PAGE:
The recommendation letter process takes a while, so be sure to start early!
Meet with faculty members about writing recommendation letters and ask if they feel comfortable writing a strong, positive letter for you. Professors are ideal, but it's ok if one of your letters is from an employer or advisor. Once you have found your recommenders, give them whatever forms they need to fill out (if any), and provide them with helpful information about you, such as your resume, transcripts, and personal statement.
How to Ask for Letters of Recommendation
Graduate programs across the nation will likely request applicants to submit two and/or three letters of recommendation. Deciding who to ask and how to ask for letters of reference can be a challenge. Typically you will want to have some who has worked with you in an academic setting to write one or two of your letters of recommendation. Additionally, it might be beneficial to have someone who has worked with you in a professional setting to write a letter as well. You will want to choose references who know you well and are able to write a meaningful letter.
After you have chosen who you want to write your letter, you will want to make an appointment to discuss your goals. For this appointment, you will want to bring:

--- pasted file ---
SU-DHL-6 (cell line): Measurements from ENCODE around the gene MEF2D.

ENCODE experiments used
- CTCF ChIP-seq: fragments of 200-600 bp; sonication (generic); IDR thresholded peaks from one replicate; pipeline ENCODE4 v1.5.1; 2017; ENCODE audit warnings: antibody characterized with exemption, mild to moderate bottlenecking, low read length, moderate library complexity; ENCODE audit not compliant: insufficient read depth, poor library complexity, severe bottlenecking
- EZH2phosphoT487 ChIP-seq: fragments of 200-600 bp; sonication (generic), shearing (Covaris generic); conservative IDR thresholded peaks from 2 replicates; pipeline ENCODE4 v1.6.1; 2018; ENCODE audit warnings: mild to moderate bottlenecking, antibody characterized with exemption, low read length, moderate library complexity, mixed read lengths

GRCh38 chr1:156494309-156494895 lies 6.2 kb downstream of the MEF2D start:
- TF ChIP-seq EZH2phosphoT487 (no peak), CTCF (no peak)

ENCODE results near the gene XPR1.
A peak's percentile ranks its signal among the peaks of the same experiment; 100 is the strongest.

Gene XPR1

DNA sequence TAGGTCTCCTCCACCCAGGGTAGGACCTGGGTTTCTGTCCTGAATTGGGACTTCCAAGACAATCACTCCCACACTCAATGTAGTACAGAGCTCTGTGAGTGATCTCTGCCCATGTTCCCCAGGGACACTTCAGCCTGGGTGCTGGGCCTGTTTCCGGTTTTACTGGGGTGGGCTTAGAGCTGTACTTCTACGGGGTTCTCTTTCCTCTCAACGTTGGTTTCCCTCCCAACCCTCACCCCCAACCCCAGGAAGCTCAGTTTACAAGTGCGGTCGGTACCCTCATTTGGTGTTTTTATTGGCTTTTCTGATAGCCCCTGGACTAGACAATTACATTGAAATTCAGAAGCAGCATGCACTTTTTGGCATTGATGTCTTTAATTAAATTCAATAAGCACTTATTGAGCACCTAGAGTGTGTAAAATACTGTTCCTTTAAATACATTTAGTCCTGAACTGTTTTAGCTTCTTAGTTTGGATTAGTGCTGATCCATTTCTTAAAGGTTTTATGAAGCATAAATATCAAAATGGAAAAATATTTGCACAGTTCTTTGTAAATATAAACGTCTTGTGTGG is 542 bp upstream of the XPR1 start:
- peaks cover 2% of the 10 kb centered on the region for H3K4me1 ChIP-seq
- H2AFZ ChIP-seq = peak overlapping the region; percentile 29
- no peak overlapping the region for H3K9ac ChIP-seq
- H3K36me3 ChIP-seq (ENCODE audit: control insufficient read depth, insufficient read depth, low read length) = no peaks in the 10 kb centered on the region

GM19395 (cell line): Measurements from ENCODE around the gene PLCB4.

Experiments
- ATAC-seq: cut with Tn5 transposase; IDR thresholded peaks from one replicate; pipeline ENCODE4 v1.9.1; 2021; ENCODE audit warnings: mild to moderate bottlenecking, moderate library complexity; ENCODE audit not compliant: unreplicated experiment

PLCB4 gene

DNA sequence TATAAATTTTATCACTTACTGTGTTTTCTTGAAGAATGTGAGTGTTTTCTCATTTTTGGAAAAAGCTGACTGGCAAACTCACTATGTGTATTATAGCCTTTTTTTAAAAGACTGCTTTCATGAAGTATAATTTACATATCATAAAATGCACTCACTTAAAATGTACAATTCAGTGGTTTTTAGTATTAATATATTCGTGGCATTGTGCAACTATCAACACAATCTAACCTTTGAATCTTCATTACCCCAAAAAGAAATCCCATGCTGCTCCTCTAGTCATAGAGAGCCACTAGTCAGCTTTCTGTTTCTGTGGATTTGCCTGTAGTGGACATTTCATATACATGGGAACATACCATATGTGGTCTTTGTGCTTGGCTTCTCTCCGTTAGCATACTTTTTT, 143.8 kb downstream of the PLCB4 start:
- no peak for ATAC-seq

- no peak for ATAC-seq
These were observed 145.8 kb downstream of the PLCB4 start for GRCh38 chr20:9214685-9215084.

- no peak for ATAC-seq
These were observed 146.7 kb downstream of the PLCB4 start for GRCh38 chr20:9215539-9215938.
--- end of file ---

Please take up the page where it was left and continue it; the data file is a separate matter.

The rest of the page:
- An updated copy of your resume/CV
- Your most recent transcript
- A draft of your personal statement
- Any other information that would be helpful to leave with your writer.
During the meeting, you will want to share why you have chosen this individual as a writer and what your academic and professional goals are. Once your reference has confirmed they are able to write the reference, you will want to leave a copy of the official recommendation form(s) and a stamped, addressed envelope (or see Interfolio option below). Lastly, you should never assume someone will write your letter of reference without discussing the option with them!
Interfolio: Managing and Sending Your Letters of Recommendation
When you apply to graduate schools, the CLA career office recommends using the online service called Interfolio. This service helps you manage and send your recommendation letters. To sign up, go to www.interfolio.com. You will then choose the option that best serves your needs. Interfolio does charge a fee but your letter writers can submit their letters to your account at no charge. If you have any questions, contact Interfolio directly.
All law school application materials, including recommendation letters, are handled through LSAC.